In his book, How Innovation Works, Matt Ridley adeptly captures an idea that I’ve struggled to articulate well:
“Serendipity plays a big part in innovation, which is why liberal economies, with their free-roving experimental opportunities, do so well. They give luck a chance.”
Later, he described how nuclear energy has not advanced nearly as far as other areas, like electronics, because not many folks want to give luck a chance with nuclear since because of the risk.
In a world where improving requires trial-and-error, failure, learning and luck, nuclear energy remains in a state close to where it started because it does not have the luxury of errors and failure.
I’ve witnessed this same limitation in many organizations. Managers of mature companies, for example, too often think their job is to keep the company healthy by using their skill to beat the odds, rather than to play the odds. So, they squelch trial-and-error in the company in favor of their grand plans. They don’t give luck a chance. The thought of admitting that the future of the company depends on a bit of serendipity seems like madness to them.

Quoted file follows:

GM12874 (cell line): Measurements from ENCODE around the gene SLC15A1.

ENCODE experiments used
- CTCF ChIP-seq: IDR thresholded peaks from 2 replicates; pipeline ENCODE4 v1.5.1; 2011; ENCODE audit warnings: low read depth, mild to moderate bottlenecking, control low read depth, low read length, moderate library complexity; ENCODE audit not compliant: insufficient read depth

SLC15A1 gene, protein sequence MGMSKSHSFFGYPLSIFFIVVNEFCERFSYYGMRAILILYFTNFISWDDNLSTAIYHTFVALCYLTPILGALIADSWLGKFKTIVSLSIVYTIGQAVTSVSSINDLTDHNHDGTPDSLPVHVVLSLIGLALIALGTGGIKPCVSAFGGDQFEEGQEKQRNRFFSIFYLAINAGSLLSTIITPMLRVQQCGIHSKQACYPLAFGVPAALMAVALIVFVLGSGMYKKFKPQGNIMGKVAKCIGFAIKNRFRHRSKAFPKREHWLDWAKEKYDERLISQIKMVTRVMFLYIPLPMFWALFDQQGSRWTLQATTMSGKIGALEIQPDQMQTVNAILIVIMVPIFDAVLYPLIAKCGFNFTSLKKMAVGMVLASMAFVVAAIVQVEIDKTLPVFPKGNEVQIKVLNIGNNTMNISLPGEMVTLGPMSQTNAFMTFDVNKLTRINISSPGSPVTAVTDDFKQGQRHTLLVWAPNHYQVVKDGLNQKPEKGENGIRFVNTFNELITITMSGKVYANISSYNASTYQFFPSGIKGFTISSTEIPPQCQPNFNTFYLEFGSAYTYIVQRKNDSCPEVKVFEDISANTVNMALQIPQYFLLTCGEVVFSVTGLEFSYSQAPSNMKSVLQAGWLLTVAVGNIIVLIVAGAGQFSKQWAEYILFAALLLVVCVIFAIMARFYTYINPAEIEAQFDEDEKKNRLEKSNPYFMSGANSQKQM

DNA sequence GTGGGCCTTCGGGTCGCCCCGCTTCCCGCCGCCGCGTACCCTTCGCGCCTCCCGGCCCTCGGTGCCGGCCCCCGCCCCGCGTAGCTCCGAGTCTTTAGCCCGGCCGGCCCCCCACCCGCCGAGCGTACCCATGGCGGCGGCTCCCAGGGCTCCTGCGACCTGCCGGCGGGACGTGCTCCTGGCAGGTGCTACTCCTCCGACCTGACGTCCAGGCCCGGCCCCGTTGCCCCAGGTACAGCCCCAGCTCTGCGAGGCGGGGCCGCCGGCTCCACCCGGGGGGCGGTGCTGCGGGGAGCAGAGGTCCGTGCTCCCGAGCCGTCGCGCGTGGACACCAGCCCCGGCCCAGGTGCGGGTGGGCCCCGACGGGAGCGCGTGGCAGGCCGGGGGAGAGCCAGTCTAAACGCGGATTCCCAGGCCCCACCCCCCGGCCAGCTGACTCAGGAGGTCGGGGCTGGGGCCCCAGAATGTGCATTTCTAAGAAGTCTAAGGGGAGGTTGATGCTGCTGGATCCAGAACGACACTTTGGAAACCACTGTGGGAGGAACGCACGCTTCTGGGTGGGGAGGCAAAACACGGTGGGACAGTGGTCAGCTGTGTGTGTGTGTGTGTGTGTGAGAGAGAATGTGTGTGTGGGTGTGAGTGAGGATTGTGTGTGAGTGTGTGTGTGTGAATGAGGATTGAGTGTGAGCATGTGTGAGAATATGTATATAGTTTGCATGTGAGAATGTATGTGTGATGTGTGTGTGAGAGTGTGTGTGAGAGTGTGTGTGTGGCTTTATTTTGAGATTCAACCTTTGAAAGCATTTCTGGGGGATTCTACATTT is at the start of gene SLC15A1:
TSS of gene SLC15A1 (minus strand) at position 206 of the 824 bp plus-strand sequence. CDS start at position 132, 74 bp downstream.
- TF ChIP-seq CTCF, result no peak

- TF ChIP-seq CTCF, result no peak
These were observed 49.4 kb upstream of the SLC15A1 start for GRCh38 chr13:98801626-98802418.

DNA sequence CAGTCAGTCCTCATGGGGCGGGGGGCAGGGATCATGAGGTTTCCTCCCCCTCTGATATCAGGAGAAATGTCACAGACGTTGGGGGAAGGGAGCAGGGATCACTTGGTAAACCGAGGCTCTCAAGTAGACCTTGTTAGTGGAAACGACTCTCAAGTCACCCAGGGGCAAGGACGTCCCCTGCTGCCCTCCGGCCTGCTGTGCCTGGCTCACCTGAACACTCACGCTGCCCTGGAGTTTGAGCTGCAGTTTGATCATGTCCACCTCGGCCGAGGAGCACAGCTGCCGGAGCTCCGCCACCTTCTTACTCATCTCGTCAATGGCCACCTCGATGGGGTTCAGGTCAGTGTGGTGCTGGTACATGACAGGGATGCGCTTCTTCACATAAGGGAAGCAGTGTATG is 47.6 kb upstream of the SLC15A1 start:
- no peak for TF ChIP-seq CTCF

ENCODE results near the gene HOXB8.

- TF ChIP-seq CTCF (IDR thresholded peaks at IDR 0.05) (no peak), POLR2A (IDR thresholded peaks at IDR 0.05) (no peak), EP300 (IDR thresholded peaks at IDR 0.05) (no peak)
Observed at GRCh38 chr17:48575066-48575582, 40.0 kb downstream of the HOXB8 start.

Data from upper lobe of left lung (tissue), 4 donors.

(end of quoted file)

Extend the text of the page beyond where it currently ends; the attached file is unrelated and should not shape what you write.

Sometimes they are lucky to beat the odds, but more often the house wins and they leave the business less healthy than where they started.
Those in charge of US Soccer also do not give luck a chance, while soccer federations in other countries do. I believe that’s the the #1 or #2 reason why U.S. men’s soccer has trouble cracking the top 10 and has to generally rely heavily on dual citizens, that as a product of their dual citizenship spent good chunks of their lives in those soccer environments that do give luck a chance.
A huge eye opener in my early days in soccer was how dual citizens seemed well over-represented at the top of our player pool. That was the first hint something was up and I believe Ridley’s view helps explain why.